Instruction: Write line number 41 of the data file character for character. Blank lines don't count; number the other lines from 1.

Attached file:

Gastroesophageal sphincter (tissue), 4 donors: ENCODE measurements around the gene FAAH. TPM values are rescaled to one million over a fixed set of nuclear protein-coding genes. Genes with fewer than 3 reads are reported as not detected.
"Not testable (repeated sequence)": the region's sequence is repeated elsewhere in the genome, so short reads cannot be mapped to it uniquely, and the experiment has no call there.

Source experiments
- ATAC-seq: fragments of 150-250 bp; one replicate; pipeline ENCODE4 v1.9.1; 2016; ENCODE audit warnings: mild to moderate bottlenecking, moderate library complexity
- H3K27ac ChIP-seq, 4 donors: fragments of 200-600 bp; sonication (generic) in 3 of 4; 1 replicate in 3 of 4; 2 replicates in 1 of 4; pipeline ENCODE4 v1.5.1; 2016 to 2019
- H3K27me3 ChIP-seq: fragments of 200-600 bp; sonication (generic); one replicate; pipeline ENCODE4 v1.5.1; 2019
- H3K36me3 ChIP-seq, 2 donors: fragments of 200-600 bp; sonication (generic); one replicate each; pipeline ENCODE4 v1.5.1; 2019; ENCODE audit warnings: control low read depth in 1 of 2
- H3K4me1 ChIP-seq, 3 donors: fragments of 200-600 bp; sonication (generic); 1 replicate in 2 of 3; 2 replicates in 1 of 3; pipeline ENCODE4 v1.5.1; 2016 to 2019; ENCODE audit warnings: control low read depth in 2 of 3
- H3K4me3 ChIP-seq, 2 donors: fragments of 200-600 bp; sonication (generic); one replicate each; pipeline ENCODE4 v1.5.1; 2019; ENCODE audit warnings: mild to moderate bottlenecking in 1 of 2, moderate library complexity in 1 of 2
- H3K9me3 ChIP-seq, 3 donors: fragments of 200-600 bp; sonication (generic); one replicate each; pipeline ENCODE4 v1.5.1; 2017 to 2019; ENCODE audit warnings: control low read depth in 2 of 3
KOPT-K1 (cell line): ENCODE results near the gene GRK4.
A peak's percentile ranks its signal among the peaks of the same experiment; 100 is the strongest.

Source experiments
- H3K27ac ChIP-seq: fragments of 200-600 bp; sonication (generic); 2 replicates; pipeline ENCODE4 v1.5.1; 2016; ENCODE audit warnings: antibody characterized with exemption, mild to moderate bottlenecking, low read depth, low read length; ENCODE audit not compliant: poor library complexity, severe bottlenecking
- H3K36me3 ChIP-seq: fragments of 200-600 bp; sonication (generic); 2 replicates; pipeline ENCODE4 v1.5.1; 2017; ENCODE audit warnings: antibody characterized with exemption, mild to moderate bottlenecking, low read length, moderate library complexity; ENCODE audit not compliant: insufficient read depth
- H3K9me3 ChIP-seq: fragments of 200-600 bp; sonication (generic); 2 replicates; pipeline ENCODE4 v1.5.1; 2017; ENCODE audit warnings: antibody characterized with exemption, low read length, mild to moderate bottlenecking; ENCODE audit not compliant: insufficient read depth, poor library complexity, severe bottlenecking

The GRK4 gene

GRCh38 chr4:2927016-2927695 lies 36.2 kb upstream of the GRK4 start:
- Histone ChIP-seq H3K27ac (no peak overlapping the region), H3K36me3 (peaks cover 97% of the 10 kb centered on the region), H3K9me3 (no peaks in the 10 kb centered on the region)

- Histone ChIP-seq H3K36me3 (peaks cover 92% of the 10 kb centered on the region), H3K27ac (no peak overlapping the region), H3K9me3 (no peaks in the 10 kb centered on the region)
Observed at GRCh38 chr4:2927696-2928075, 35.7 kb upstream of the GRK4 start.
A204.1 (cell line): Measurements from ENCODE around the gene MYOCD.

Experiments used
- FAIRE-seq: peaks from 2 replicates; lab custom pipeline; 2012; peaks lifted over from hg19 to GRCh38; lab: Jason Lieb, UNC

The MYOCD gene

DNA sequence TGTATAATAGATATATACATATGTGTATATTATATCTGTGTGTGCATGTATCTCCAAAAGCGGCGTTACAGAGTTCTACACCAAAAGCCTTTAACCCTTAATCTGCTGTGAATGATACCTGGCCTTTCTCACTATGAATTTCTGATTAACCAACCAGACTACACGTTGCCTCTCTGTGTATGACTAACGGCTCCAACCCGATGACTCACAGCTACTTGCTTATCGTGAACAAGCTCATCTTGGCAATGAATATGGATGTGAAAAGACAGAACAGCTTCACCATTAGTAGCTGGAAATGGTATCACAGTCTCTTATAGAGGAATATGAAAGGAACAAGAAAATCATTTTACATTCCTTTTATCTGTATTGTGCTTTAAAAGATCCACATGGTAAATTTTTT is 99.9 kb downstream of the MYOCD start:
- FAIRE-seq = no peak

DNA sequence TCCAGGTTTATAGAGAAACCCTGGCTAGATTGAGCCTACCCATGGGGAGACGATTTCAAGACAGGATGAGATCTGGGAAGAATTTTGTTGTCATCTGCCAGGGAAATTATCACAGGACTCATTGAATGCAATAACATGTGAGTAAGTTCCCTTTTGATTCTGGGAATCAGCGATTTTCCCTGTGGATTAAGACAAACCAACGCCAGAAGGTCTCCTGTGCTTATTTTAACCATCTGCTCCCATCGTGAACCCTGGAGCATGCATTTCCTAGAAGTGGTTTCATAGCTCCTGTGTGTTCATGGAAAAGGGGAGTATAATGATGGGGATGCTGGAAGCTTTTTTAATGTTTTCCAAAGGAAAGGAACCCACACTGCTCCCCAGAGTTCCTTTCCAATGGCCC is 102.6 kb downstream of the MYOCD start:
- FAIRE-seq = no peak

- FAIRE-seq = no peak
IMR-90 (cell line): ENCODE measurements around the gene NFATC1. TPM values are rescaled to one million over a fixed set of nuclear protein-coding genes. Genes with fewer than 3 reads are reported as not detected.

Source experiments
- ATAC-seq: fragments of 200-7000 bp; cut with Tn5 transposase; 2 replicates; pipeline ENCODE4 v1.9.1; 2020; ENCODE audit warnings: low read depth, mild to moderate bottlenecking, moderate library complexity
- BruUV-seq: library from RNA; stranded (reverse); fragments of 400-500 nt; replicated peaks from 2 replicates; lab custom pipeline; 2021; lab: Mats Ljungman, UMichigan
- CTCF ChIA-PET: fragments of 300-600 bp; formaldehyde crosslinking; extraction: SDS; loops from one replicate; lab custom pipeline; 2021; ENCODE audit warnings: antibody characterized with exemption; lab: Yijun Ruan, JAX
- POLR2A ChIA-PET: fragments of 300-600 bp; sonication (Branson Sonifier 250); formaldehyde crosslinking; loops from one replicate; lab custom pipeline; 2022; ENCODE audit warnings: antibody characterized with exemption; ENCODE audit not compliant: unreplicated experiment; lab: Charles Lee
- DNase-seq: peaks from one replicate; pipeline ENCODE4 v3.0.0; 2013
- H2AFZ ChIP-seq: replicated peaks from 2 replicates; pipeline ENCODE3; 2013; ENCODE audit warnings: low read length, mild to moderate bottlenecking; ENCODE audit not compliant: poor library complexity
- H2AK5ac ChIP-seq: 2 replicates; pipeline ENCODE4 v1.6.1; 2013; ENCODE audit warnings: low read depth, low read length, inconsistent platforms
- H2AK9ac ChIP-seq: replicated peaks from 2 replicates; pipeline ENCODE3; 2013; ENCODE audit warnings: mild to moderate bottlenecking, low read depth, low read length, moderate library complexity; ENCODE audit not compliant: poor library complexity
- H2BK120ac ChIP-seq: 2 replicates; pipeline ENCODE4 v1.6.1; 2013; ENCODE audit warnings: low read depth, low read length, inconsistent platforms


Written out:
- H2BK120ac ChIP-seq: 2 replicates; pipeline ENCODE4 v1.6.1; 2013; ENCODE audit warnings: low read depth, low read length, inconsistent platforms